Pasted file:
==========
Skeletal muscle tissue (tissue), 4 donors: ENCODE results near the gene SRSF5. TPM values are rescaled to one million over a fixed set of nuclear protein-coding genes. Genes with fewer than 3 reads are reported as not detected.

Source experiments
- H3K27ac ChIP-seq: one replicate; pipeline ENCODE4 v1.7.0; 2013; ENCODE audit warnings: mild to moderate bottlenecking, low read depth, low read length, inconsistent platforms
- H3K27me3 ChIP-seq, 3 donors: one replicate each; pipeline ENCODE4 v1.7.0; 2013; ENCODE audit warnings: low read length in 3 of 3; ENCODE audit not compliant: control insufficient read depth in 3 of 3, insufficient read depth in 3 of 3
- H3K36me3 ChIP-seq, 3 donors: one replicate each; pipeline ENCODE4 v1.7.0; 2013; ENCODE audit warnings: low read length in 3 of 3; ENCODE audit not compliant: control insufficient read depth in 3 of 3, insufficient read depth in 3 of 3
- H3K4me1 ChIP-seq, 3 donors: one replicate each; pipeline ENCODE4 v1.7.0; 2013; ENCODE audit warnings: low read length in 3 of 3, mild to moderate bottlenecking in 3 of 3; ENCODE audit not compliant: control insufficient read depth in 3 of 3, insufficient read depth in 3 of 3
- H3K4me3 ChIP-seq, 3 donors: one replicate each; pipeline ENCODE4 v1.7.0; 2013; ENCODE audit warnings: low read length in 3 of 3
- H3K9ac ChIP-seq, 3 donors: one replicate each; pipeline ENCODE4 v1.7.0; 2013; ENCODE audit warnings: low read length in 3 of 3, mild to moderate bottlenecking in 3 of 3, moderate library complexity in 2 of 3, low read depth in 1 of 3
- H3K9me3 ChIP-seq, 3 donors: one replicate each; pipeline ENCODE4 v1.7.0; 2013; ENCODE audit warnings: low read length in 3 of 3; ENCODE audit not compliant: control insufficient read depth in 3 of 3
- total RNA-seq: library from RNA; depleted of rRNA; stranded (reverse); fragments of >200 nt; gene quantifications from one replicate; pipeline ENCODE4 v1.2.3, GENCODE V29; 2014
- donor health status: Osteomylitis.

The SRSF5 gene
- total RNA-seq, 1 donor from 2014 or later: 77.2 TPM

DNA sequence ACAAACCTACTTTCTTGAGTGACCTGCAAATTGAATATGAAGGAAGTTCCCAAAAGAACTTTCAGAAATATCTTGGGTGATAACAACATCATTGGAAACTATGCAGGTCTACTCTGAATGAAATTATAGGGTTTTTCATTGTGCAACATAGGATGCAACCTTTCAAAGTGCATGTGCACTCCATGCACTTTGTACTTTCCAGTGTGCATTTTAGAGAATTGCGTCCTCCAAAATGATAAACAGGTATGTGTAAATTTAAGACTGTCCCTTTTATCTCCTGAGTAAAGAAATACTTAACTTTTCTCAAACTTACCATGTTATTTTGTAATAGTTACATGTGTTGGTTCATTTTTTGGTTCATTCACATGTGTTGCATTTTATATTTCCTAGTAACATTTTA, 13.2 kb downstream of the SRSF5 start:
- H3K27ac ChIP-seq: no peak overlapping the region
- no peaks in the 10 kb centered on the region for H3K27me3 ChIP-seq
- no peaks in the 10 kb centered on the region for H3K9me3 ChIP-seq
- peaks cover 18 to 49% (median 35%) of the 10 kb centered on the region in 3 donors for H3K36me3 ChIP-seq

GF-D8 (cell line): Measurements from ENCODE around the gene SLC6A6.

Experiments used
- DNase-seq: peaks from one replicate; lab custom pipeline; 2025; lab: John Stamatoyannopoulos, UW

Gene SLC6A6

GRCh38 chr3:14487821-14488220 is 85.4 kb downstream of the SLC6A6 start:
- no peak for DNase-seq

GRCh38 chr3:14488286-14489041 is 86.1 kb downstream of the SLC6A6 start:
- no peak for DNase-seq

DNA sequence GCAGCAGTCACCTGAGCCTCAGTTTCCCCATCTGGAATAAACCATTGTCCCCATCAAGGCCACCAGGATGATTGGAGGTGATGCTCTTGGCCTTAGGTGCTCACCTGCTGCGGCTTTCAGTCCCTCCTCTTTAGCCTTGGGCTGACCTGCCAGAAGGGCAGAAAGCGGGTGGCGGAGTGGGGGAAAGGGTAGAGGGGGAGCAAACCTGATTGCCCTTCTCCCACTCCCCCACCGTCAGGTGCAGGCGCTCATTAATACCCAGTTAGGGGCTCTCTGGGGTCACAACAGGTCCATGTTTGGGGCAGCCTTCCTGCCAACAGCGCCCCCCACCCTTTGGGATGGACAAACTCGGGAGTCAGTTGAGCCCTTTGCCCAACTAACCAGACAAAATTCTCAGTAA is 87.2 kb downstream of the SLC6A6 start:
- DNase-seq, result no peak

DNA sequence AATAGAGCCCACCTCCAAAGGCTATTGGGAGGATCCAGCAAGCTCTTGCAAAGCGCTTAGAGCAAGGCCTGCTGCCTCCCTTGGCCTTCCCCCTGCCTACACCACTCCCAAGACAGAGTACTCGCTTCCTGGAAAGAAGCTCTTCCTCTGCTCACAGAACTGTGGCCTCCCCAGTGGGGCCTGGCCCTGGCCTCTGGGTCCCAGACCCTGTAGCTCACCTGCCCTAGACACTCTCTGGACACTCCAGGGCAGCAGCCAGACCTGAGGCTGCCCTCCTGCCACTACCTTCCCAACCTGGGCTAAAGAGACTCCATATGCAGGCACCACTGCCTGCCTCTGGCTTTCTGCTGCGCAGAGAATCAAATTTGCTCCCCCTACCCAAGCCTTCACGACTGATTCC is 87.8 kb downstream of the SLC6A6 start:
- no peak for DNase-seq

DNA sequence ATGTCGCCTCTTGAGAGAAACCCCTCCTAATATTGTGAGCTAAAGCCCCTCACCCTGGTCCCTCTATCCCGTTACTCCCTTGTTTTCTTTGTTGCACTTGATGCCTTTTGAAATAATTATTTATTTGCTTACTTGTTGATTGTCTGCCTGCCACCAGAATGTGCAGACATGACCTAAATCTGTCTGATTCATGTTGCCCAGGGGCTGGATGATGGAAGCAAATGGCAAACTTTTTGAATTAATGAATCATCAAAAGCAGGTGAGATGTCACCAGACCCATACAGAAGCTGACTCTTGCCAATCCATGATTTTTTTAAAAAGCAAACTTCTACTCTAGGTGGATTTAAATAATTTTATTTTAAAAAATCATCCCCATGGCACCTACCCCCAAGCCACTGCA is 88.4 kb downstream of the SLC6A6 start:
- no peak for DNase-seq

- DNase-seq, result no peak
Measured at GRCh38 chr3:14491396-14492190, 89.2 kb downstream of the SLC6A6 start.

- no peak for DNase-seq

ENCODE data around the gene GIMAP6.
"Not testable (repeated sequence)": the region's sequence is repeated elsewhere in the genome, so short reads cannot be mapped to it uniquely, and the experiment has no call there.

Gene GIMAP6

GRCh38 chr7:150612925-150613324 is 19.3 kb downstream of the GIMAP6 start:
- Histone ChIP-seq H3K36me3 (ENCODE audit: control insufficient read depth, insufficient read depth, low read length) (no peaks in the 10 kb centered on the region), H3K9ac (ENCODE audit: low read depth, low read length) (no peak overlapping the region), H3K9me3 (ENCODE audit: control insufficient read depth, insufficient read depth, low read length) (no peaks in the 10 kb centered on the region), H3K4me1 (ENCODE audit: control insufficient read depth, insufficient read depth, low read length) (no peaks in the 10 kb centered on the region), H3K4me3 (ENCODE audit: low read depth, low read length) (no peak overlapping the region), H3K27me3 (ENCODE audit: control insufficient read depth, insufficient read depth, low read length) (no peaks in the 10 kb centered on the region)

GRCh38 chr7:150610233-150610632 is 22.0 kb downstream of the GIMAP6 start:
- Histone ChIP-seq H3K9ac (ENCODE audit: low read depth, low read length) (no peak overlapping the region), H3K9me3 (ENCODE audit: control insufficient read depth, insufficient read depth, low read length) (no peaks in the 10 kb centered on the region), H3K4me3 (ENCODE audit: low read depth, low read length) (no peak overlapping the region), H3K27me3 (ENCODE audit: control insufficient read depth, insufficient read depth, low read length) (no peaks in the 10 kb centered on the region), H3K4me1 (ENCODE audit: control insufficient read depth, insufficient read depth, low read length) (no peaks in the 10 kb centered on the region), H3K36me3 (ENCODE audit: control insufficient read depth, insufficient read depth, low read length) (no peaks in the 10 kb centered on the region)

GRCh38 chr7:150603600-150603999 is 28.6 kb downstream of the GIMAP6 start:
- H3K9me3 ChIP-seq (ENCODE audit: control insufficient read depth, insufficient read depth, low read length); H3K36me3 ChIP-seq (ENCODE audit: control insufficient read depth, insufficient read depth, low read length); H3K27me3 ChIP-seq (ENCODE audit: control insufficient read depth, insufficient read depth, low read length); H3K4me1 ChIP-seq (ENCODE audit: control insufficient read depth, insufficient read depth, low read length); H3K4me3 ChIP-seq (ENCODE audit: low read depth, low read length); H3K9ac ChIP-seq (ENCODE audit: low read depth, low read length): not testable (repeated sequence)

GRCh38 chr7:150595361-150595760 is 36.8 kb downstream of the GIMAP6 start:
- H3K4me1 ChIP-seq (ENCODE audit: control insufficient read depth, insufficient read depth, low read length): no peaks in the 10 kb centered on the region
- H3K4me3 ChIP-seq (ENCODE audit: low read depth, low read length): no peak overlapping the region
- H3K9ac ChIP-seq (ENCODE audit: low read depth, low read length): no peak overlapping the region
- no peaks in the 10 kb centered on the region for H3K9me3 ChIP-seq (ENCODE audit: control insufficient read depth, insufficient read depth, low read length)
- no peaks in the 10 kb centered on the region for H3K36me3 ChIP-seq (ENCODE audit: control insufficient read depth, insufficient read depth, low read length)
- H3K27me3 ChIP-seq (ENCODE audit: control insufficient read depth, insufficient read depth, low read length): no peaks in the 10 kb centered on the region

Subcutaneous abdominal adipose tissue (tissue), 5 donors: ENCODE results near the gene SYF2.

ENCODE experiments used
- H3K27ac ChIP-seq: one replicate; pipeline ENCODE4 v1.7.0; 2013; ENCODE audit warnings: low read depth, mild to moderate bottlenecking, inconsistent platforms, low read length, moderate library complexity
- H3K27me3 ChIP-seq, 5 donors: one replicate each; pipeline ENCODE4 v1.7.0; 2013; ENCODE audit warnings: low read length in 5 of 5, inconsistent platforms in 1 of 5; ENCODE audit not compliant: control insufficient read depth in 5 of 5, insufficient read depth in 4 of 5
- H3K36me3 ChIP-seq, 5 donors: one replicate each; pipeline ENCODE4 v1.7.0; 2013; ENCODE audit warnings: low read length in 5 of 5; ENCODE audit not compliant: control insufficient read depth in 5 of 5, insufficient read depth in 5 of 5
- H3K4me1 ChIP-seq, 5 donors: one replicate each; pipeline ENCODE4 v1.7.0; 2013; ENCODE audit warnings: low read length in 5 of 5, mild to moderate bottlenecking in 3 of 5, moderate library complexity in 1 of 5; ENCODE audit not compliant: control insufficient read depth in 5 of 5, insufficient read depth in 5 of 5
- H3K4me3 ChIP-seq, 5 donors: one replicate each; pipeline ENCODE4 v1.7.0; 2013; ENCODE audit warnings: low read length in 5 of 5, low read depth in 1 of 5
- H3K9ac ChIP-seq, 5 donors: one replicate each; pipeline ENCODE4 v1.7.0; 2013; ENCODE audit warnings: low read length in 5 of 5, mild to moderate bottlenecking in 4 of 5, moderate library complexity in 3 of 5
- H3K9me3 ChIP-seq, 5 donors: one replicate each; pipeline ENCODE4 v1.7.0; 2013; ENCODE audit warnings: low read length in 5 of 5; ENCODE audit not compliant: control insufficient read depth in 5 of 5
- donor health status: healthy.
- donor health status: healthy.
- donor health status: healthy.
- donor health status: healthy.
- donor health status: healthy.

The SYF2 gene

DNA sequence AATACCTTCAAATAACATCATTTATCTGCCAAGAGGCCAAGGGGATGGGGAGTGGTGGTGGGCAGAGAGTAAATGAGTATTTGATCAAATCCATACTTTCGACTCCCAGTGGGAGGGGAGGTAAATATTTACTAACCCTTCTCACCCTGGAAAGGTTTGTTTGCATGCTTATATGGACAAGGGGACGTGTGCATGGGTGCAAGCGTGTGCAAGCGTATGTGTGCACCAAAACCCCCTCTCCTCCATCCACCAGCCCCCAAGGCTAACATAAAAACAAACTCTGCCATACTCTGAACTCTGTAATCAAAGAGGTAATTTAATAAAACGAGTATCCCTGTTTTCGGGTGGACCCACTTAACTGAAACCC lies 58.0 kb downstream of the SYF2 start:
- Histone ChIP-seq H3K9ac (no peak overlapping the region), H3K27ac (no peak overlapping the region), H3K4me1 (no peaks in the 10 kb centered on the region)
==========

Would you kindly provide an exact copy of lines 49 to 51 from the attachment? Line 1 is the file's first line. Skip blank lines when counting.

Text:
- no peaks in the 10 kb centered on the region for H3K9me3 ChIP-seq (ENCODE audit: control insufficient read depth, insufficient read depth, low read length)
- no peaks in the 10 kb centered on the region for H3K36me3 ChIP-seq (ENCODE audit: control insufficient read depth, insufficient read depth, low read length)
- H3K27me3 ChIP-seq (ENCODE audit: control insufficient read depth, insufficient read depth, low read length): no peaks in the 10 kb centered on the region